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Sha'Ron James


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Citizens policyholders face multiple 'opt out' notices

News Article

January 9, 2016

Miami Herald

David Rafky, a Kendall retiree, repeatedly has filed forms saying he wants to keep his policy with state-backed Citizens Property Insurance. But the forms keep on coming.

Sunrise retiree Ron Smiley has had the same problem. Over the past four years, he’s gotten at least 10 letters from private insurance companies looking to assume his policy, he said.

With every notice, these and other policy holders must file opt-out forms by a specific deadline, or the policies automatically will move to the new carrier. For Rafky, opting out involves a trip to his insurance agency to process forms.

When he gets there, he said, he’s rarely alone. “A lot of people are tricked into [leaving Citizens],” said Rafky. “They don’t understand that if you opt out you don’t really opt out. You’re still in. … It’s a whole underhanded scheme that they’re running.”

But the practice is entirely legal, said a state spokeswoman.

Driving the barrage of letters is an effort by state-backed Citizens to limit exposure by decreasing the number of policyholders.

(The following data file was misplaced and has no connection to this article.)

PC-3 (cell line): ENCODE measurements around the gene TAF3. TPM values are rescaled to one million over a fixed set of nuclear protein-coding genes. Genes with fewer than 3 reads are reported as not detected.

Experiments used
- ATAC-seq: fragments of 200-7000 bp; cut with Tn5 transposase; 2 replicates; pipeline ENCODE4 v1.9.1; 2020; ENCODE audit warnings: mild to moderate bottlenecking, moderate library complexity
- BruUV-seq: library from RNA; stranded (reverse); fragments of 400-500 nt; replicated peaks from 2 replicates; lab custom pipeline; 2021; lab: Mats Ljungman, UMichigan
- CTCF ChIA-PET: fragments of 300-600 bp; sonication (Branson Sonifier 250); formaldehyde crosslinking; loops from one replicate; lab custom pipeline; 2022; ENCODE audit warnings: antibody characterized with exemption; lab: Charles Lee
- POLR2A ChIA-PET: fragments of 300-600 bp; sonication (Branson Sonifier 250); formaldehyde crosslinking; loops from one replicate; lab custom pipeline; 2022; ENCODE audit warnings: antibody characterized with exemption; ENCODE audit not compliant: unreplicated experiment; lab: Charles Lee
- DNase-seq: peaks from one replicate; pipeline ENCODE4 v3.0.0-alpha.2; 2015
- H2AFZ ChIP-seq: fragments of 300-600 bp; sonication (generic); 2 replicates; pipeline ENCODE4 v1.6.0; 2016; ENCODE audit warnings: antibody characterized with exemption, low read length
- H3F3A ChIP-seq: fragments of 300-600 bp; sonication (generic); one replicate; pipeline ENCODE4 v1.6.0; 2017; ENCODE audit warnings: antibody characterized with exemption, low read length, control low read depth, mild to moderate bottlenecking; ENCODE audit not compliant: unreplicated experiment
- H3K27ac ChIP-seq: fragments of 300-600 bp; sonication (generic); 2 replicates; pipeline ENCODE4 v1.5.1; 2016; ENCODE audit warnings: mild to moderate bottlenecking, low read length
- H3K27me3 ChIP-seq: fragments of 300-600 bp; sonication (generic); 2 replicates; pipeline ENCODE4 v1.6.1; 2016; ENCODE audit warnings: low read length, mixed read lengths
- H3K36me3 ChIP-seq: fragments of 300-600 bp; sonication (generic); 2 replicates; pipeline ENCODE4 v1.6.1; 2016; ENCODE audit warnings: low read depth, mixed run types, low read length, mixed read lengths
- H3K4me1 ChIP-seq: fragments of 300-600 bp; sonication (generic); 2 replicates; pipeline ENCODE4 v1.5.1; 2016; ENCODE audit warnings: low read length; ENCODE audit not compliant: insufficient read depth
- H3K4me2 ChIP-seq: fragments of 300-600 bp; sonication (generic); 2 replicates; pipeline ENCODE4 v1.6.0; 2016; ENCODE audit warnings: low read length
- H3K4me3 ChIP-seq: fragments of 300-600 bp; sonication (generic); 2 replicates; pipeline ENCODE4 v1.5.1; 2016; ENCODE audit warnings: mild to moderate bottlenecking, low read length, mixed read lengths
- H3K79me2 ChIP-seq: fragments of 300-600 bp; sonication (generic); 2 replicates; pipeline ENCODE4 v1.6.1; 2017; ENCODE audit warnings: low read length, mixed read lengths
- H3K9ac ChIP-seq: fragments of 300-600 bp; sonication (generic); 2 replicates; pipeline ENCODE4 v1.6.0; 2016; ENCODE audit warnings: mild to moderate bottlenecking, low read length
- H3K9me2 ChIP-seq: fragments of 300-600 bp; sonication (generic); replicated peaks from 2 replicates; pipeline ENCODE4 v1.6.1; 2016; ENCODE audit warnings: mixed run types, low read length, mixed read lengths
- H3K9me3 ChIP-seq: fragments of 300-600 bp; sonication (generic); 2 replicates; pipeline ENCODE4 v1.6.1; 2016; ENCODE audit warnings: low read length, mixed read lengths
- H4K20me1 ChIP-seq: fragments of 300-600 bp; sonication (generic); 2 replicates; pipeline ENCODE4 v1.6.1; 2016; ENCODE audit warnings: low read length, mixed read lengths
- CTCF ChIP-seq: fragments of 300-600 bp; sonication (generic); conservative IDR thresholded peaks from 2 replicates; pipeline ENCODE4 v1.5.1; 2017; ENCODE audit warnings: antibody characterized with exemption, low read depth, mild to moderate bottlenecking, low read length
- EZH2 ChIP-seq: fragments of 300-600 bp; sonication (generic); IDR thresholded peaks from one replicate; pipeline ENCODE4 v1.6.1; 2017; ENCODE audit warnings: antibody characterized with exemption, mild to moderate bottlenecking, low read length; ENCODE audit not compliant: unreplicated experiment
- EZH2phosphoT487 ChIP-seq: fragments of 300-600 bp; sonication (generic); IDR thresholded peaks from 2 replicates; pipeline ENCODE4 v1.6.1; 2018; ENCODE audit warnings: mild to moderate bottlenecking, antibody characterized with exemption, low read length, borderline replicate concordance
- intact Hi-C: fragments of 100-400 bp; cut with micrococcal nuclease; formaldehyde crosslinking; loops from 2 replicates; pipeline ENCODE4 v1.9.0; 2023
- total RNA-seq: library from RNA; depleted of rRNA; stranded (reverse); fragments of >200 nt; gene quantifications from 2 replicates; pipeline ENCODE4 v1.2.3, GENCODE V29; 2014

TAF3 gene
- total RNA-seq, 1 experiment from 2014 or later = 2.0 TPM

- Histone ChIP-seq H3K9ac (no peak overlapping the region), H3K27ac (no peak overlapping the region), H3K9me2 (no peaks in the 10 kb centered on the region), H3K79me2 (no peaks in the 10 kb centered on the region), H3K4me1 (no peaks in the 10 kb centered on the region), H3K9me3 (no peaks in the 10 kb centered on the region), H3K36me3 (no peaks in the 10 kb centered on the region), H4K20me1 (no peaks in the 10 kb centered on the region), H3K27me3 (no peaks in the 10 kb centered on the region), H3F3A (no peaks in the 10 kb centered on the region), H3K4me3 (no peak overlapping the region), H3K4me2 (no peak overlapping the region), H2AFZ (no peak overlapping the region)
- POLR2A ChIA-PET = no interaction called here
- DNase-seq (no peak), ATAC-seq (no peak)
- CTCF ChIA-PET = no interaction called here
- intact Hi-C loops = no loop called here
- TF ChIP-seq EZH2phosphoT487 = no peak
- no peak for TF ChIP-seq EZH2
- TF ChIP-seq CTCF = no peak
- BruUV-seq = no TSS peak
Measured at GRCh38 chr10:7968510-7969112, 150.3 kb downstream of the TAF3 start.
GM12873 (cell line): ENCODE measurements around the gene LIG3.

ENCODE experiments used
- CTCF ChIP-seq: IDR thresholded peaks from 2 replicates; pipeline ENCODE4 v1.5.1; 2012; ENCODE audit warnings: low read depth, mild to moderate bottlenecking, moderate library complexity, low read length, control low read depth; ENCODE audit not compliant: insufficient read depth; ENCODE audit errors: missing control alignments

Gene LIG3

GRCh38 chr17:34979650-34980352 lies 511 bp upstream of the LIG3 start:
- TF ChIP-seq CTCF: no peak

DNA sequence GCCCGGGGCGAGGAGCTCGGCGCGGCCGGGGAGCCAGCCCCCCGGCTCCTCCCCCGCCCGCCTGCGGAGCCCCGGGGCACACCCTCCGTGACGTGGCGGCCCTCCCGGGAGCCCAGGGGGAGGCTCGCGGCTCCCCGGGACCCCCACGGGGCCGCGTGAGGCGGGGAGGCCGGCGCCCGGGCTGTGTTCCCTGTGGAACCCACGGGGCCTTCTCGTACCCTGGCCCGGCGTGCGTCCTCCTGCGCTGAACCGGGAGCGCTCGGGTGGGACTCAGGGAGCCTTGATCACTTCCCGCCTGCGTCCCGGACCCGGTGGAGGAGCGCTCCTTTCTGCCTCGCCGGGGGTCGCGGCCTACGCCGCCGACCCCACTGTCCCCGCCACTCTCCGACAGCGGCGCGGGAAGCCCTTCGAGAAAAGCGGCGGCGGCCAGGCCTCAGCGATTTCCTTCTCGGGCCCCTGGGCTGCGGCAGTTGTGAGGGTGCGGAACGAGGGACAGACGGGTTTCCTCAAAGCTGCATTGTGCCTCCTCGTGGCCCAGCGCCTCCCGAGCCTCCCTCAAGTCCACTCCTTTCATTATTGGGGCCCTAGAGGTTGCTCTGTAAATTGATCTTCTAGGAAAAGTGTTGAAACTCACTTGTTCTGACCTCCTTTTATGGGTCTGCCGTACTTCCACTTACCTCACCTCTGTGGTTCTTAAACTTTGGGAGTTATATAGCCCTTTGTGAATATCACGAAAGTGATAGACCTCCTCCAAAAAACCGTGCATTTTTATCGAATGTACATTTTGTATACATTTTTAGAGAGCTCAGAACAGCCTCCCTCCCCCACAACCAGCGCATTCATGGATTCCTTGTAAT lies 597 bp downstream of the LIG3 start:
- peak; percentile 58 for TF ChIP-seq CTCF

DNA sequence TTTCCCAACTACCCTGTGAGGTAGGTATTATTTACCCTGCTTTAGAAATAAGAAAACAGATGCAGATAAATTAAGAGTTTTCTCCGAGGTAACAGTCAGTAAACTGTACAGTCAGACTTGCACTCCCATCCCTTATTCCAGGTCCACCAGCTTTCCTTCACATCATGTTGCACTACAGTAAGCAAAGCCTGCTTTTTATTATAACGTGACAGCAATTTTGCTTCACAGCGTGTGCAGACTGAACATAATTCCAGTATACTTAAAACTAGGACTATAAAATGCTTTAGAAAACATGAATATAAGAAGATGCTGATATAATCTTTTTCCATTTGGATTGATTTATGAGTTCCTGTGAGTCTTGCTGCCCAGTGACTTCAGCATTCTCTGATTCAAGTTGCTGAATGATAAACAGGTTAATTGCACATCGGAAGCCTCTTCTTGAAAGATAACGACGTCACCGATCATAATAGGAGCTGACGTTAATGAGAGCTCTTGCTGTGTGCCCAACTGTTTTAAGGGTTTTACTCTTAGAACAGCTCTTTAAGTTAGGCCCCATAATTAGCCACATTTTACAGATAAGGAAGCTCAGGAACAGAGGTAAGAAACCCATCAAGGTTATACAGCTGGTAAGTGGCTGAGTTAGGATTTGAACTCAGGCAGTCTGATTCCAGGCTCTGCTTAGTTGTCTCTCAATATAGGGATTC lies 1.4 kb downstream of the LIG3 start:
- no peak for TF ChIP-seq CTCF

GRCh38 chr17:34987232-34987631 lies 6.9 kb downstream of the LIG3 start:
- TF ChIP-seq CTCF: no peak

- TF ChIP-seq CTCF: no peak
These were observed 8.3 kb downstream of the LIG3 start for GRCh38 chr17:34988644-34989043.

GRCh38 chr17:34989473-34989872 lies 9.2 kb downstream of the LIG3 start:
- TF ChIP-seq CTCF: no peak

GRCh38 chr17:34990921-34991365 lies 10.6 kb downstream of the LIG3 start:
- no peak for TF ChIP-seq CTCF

Created in 2002 after many national insurers abandoned the state because of hurricane risk, Citizens became the state’s largest carrier, with almost 1.5 million policies. Pushed by the governor and business leaders, Citizens has actively sought to trim its policies by as much as half, by shifting policies to smaller Florida-based firms who have the incentive of financial bonuses. Since 2011, a half-dozen of these so-called “take-out” firms have failed, costing taxpayers in excess of $400,000.

Still, the effort to slim Citizens continues. Policyholders who receive a letter from a private carrier wishing to acquire their business have a limited time in which they may “opt out.” If they don’t, their policy is assumed by the new company.

Some consumers have assumed that once they opted out of coverage, the matter was closed.

That was the case with George Lopez, 38, a general contractor in Coral Gables, who rejected coverage by Mount Beacon insurance in December 2014. When the company sent another notice almost a year later, he ignored it. Last month, he was shocked, he said, when he received a package regarding his renewed membership with Mount Beacon.

“I didn’t respond to the second — why would I respond to something that I already responded to?” he demanded angrily.

But Lopez and others like him are wrong.

“Citizens policyholders are notified when they initially apply for a policy and when they renew that they could potentially receive one or more take-out offers for private insurance coverage,” wrote Amy Bogner, spokeswoman for the Florida Office of Insurance Regulation, in response to an email query. “If a policyholder receives an offer for a take-out, they must opt out each time and decline the offer to remain with Citizens. This process is clearly stated in notifications to the policyholder by both Citizens and the take-out company making the offer and complies with the requirements in Florida Statutes.”